Why I hate the PuffHo

Why do I hate PuffHo? Let me count the ways. One is that they don’t even pretend to look at the news objectively, so all their “news” articles are really opinion pieces. They have an agenda, presumably dictated by Arianna, and they hew to it religiously (word intended, since one of their briefs is to extol faiths of every kind). At least the New York Times, also a Left-leaning paper, tries to present the news objectively, clearly making a distinction between reporting and opinion (usually confined to their Op-Ed page).

But the headlines in this morning’s PuffHo really infuriated me. Look at the bit I’ve circled below:

Screen Shot 2016-07-23 at 10.06.20 AM

This is virtue-signaling, pure and simple. “Look,” say the privileged post-college white women who edit the rag (see below), “We’re calling out the Democrats for racism!” Are these people unaware that the Democratic Party just ran a black candidate for President twice in a row, and brought him to victory? Are they unaware that now we’re doing it with the first woman Presidential candidate from either major party, and one who will likely win? No, that’s not enough: they have to start an #ElectionsSoWhite campaign.

What, I wonder, do they hope to accomplish by this? Are they trying to make black people feel bad about the slate, or show that African-Americans have once again been marginalized? If so, why didn’t they support Ben Carson as a Republican candidate? Or are they trying to make white people feel guilty that neither the Presidential or Vice-Presidential candidates are people of color? What, in other words, do they hope to accomplish by this?

I don’t think they know, really. All they know is that they have to say something bad about whiteness to demonstrate their ideological purity. It’s reprehensible.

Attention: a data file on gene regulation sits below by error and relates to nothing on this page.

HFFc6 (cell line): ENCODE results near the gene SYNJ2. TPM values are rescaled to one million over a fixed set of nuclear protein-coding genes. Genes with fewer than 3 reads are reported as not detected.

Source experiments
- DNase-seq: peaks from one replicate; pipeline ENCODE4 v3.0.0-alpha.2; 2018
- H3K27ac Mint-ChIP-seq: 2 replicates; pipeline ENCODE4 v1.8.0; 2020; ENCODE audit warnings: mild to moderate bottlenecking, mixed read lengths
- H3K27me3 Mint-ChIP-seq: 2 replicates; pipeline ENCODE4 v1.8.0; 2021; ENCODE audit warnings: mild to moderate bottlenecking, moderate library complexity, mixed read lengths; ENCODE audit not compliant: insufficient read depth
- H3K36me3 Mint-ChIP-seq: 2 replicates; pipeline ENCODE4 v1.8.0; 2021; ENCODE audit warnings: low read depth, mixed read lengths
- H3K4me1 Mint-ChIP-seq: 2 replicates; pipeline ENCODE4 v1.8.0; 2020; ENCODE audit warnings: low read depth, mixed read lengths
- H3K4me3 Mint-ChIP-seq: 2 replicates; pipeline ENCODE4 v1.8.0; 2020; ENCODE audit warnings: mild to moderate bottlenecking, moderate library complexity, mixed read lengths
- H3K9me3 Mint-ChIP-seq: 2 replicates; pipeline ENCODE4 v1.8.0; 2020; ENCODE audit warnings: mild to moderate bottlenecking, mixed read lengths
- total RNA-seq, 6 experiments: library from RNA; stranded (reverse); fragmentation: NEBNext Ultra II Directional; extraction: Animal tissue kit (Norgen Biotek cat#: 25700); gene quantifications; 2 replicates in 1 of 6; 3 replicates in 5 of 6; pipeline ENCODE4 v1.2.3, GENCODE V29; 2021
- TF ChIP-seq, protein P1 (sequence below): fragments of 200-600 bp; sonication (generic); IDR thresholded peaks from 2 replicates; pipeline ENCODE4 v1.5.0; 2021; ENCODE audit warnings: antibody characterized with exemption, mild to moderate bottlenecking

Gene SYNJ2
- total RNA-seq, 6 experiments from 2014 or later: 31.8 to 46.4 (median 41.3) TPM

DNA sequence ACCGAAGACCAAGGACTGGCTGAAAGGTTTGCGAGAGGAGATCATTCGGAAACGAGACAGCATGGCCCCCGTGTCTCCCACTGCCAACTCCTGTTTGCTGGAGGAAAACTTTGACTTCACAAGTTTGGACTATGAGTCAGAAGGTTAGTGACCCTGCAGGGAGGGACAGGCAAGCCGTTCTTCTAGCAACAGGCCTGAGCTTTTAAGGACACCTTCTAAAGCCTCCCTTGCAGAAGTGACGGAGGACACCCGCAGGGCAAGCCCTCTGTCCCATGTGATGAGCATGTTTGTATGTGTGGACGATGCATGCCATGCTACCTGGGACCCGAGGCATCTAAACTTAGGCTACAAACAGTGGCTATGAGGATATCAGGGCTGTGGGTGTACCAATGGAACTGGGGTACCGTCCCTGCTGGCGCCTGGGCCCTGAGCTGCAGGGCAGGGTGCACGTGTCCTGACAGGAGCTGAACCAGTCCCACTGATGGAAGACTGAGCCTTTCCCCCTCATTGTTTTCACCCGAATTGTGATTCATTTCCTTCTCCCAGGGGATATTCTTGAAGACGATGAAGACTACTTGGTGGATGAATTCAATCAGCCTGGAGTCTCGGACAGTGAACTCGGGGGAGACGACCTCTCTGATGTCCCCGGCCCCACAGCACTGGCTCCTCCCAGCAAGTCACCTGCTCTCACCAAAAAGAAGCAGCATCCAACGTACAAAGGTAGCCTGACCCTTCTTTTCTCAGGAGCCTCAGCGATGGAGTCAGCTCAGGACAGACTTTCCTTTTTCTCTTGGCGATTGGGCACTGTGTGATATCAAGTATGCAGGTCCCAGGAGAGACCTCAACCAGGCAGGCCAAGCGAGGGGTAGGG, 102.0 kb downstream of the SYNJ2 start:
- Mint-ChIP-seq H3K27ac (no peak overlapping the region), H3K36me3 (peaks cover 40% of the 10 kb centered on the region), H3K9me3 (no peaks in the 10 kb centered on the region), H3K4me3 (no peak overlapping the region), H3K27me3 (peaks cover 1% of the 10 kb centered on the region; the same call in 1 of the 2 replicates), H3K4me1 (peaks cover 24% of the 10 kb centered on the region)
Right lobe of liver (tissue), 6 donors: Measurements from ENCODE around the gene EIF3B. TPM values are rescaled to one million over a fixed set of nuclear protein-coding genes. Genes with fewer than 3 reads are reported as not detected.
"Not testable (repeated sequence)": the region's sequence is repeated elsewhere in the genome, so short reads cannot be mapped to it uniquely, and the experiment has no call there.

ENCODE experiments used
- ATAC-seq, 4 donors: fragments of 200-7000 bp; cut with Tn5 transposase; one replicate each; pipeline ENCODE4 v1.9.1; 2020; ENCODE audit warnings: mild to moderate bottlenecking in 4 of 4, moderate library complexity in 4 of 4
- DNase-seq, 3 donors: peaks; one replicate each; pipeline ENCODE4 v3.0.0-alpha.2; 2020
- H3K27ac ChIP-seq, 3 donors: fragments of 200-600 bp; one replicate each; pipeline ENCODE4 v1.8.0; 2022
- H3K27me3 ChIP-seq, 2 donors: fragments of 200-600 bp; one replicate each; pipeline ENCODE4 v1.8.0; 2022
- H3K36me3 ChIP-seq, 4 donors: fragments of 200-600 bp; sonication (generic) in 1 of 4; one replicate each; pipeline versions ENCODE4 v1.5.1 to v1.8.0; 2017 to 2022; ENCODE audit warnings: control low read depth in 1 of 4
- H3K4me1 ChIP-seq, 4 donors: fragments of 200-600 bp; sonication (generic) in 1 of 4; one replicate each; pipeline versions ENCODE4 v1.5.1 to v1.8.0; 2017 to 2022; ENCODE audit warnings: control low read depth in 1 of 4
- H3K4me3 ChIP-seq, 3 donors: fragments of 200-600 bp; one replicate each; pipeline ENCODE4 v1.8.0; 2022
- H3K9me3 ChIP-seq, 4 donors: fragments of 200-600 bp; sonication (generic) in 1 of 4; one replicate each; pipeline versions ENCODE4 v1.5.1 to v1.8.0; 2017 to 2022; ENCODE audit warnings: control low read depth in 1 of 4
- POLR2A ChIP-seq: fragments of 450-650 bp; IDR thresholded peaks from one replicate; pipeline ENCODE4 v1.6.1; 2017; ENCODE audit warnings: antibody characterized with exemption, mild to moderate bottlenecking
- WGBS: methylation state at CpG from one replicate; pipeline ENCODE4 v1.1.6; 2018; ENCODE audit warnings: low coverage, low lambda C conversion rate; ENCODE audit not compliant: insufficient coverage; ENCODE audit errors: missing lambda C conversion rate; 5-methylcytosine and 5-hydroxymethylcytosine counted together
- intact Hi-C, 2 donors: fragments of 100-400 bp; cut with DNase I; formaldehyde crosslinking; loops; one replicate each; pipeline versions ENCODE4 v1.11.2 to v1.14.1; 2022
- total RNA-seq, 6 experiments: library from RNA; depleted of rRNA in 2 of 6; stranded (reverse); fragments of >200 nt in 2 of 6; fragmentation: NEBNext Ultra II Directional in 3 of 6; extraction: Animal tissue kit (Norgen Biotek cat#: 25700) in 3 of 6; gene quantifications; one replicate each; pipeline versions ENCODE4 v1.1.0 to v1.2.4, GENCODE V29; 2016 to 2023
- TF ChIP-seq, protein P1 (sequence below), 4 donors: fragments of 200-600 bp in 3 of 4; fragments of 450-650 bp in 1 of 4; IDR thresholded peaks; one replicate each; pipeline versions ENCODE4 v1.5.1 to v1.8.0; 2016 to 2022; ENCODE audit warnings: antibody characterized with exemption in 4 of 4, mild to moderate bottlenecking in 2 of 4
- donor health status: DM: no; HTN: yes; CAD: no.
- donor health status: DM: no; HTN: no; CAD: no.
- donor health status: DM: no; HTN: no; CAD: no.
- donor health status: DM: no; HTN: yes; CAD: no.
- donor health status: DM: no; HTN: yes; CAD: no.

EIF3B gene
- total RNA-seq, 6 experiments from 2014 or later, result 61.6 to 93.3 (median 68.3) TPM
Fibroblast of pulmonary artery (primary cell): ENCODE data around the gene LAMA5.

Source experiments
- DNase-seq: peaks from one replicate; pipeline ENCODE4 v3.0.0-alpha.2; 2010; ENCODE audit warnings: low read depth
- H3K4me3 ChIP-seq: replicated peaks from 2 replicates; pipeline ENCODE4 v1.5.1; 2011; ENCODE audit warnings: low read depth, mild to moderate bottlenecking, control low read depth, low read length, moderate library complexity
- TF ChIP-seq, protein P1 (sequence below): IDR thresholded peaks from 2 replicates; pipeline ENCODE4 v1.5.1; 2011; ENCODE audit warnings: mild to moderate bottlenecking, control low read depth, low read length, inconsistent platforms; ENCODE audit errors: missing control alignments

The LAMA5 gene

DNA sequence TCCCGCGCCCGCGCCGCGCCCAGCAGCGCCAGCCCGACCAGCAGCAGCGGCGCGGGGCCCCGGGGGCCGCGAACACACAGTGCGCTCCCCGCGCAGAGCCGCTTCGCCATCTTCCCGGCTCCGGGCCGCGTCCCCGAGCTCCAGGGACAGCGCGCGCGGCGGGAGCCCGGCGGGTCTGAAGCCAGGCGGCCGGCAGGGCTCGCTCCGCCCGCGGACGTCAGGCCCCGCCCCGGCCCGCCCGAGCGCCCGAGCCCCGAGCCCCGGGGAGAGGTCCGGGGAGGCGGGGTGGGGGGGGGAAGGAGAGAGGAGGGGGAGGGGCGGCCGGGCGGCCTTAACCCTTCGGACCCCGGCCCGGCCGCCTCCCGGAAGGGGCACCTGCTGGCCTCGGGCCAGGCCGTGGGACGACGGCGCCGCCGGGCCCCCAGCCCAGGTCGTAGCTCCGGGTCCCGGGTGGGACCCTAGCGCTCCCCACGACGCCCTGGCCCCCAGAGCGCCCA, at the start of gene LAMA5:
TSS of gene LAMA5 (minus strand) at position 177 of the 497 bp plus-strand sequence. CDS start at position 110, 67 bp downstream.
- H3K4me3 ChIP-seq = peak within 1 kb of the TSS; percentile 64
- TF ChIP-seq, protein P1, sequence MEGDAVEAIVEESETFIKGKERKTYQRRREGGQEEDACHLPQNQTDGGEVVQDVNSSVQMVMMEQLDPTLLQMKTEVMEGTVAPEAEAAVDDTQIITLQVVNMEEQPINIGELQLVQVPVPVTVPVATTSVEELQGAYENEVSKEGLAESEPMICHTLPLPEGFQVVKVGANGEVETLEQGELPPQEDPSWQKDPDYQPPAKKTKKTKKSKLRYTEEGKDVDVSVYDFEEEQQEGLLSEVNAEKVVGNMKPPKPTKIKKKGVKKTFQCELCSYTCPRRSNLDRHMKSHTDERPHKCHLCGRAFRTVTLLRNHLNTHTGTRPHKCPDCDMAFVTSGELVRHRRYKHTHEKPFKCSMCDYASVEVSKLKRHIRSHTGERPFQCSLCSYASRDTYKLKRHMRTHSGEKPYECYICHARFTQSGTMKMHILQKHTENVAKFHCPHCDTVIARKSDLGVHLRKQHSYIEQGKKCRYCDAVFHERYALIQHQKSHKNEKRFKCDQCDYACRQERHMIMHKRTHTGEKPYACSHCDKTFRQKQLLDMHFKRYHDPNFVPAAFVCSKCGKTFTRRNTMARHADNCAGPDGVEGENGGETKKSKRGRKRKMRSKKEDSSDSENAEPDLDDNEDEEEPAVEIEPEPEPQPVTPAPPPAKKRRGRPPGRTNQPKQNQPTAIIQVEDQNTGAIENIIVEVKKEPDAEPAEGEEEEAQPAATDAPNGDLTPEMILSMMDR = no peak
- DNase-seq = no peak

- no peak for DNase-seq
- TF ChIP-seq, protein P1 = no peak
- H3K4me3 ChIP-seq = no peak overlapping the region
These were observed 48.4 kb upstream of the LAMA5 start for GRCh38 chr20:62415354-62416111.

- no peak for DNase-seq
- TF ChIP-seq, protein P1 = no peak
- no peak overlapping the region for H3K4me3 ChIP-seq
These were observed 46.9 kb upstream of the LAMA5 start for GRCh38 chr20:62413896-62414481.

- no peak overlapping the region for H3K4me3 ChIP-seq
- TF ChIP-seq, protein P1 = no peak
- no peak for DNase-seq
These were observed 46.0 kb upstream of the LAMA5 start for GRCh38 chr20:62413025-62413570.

Party of diversity? Give me a break. Here, have a gander at the Editors of Diversity, posted by Liz Heron, one of the editors:

Yeah, I notice that there are no black people there—among 14 editors shown. That’s a lot less diversity than the two-person Democratic ticket, which is gender-balanced with a woman at the top.


  1. Cindy
    Posted July 23, 2016 at 10:35 am | Permalink


    If they really want to virtue signal..

  2. Posted July 23, 2016 at 10:35 am | Permalink

    One correction – the first female candidate for US President was Victoria Claflin Woodhull – Hillary Clinton is merely the first for one of the big two.

    • Posted July 23, 2016 at 10:37 am | Permalink

      Yes, that’s what I meant. I’ll add a few words to make that clear.

  3. Bernardo
    Posted July 23, 2016 at 10:39 am | Permalink

    Not only are there no black people, there are also no men. They are the typical anti-men feminists who think female empowerment equals getting rid of men. Nice message

    • rickflick
      Posted July 23, 2016 at 10:59 am | Permalink

      Wait, there is at least one Asian. Does that count as balance?

      • Posted July 23, 2016 at 11:12 am | Permalink


        • jeremyp
          Posted July 23, 2016 at 11:35 am | Permalink

          TH woman behind the Asian woman with only half her face visible might be black.

          • Ken Phelps
            Posted July 23, 2016 at 11:38 am | Permalink

            You mean there at the back of the bus?

            • jeremyp
              Posted July 23, 2016 at 11:41 am | Permalink

              Yes, right there at the back where I had to zoom in to check.

          • jeremyp
            Posted July 23, 2016 at 11:39 am | Permalink

            TH => The

    • jeremyp
      Posted July 23, 2016 at 11:48 am | Permalink

      Also, everybody in the photo looks to be in their twenties or early thirties – no people of age present.

    • bluemaas
      Posted July 23, 2016 at 1:27 pm | Permalink

      To be accurate, Mr Bernardo? .This. exact and total gender imbalance — flipped / reversed — is nearly ALL in my entire lifetime that I have ever every day viewed in media’s pictures. And, of course, elsewhere. Without its nearly ever before at all, then, being called out as woman – loathing sexism perped by men. Why that particular notice of gender, now, w / this picture?